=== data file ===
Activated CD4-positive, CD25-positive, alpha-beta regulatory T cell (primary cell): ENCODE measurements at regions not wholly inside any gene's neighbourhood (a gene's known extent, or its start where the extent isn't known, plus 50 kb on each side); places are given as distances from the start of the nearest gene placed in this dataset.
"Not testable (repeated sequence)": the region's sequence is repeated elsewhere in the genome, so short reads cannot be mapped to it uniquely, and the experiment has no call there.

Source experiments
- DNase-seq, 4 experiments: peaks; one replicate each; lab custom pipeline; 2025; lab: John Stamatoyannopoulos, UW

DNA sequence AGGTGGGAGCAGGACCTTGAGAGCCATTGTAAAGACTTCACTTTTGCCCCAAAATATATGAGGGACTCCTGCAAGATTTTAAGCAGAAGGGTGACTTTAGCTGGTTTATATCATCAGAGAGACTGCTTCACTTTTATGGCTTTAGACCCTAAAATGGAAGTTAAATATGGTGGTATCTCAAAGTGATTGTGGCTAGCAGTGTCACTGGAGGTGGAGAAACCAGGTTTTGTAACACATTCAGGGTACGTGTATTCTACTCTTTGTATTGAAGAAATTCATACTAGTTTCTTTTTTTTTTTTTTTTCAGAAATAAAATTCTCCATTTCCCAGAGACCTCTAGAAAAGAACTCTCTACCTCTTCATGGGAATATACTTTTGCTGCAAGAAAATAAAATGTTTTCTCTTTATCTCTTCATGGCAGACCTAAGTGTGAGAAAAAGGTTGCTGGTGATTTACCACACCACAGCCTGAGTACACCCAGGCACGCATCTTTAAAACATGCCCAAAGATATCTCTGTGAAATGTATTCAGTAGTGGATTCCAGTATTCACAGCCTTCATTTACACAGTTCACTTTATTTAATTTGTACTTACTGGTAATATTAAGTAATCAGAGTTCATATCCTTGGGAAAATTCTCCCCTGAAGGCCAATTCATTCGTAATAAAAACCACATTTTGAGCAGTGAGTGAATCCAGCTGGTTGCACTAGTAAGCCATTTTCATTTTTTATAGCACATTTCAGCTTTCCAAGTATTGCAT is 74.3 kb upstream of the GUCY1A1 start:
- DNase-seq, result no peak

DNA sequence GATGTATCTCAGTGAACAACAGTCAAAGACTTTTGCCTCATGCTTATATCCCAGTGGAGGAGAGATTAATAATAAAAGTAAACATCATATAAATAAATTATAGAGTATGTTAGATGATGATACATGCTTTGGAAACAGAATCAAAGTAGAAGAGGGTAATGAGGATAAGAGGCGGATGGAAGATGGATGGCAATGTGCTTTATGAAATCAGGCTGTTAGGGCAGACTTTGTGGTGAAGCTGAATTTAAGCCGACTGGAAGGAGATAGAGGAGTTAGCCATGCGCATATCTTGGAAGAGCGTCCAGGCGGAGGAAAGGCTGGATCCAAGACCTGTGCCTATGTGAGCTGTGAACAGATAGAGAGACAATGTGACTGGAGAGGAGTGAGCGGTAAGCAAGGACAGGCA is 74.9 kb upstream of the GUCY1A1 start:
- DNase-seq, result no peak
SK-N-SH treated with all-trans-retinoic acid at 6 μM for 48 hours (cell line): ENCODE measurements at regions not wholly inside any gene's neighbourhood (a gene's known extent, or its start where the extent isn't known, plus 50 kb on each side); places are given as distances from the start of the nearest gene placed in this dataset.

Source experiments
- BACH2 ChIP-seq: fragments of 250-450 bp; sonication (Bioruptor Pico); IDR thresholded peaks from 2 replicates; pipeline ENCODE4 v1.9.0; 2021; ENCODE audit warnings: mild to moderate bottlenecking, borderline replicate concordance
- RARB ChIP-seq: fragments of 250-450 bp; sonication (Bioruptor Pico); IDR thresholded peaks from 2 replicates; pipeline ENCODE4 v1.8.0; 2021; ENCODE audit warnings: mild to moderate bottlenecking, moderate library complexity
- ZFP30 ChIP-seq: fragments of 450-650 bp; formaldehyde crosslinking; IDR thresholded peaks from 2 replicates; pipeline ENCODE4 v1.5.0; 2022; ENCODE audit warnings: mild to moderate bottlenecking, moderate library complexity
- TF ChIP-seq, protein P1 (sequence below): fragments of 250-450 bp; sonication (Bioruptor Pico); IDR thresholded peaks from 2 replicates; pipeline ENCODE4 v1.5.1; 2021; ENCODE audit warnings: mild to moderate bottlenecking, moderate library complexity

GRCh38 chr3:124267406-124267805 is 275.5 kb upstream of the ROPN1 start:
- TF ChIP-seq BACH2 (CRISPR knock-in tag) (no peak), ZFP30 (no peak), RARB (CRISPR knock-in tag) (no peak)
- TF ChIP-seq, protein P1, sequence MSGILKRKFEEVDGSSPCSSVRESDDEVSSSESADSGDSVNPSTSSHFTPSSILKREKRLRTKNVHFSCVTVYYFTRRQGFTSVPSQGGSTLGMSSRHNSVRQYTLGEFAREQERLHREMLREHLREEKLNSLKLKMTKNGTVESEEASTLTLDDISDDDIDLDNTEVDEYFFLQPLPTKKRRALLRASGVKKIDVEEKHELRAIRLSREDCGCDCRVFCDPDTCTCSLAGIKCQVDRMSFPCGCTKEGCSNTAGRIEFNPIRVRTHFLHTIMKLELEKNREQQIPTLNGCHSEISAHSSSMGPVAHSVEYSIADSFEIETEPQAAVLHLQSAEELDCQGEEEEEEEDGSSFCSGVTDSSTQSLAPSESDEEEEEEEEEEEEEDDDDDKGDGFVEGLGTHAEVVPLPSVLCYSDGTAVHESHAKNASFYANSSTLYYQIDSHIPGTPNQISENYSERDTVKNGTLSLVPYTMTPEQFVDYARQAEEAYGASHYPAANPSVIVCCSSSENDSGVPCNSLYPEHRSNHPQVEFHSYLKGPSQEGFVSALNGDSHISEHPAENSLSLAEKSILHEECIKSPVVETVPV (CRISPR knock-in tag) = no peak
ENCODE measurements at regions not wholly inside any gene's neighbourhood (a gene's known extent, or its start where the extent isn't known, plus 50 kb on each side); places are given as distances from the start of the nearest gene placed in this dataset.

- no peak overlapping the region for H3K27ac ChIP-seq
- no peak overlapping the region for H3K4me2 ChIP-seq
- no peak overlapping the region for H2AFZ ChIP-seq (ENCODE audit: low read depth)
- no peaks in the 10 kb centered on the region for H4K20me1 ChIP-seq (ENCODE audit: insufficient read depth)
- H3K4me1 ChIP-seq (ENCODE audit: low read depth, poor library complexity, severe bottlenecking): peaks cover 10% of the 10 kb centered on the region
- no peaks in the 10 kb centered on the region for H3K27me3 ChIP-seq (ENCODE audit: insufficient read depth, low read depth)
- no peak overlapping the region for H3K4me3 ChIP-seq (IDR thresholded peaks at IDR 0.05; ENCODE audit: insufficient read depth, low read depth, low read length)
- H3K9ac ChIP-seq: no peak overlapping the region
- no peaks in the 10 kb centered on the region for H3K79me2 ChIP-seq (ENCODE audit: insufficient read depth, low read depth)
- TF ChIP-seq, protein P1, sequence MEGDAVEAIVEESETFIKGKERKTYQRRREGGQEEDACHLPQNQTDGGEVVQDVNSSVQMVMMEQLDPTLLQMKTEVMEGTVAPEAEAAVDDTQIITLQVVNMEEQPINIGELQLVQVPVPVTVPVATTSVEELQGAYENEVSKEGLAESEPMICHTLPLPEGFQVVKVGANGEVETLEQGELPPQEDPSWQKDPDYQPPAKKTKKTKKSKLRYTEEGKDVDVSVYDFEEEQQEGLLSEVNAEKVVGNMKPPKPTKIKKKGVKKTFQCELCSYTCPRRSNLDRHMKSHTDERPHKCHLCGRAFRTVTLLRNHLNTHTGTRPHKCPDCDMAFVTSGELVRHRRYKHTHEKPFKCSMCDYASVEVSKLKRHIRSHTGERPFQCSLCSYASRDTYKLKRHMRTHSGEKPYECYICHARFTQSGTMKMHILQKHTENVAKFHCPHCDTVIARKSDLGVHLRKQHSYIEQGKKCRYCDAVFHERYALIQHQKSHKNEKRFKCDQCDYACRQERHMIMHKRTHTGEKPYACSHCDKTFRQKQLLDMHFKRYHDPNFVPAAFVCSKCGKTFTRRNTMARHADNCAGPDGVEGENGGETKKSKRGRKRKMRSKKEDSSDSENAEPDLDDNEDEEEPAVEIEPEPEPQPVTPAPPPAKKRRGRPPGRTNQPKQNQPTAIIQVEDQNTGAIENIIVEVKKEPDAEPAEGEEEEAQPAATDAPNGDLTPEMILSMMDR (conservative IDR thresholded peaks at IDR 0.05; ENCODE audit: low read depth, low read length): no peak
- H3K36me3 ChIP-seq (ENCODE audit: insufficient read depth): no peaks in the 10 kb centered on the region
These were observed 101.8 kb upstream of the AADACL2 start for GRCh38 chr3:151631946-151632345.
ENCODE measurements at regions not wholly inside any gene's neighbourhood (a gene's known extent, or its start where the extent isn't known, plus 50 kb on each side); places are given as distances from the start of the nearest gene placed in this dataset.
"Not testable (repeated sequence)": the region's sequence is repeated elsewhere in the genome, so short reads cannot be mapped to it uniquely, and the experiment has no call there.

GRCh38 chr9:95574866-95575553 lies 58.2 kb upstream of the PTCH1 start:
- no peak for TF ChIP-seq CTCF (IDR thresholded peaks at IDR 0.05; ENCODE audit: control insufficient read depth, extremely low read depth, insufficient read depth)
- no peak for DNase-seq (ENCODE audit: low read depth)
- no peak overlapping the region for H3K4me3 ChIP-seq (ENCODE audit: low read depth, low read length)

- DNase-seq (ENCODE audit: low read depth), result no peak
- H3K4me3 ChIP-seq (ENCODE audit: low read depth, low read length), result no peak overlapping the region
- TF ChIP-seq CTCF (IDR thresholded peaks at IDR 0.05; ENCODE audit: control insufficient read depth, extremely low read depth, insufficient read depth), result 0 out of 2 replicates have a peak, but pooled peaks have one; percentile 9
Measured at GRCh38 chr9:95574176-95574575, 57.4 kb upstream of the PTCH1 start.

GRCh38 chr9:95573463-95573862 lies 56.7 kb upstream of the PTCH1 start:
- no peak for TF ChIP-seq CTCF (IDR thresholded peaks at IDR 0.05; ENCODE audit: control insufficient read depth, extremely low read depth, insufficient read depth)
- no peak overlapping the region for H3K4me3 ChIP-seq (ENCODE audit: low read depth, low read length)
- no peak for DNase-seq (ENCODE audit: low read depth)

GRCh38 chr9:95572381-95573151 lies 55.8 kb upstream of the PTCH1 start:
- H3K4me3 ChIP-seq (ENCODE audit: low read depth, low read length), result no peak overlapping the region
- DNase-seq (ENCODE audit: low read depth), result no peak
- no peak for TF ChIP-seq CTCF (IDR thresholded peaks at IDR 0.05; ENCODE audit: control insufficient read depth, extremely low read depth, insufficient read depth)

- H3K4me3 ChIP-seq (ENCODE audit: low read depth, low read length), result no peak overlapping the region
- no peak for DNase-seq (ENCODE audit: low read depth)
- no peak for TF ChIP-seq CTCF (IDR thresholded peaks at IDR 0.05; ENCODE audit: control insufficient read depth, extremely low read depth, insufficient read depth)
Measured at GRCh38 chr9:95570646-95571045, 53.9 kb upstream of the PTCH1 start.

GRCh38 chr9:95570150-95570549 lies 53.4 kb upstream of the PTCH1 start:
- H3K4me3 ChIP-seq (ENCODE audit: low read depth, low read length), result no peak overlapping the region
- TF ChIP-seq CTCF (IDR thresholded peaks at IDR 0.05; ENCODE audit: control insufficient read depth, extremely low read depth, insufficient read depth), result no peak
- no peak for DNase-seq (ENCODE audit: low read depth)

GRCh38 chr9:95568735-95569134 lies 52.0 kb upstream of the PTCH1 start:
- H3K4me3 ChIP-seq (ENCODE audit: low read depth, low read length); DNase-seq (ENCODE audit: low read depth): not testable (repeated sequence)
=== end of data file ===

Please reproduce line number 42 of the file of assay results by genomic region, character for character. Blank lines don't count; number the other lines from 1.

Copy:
- no peak for TF ChIP-seq CTCF (IDR thresholded peaks at IDR 0.05; ENCODE audit: control insufficient read depth, extremely low read depth, insufficient read depth)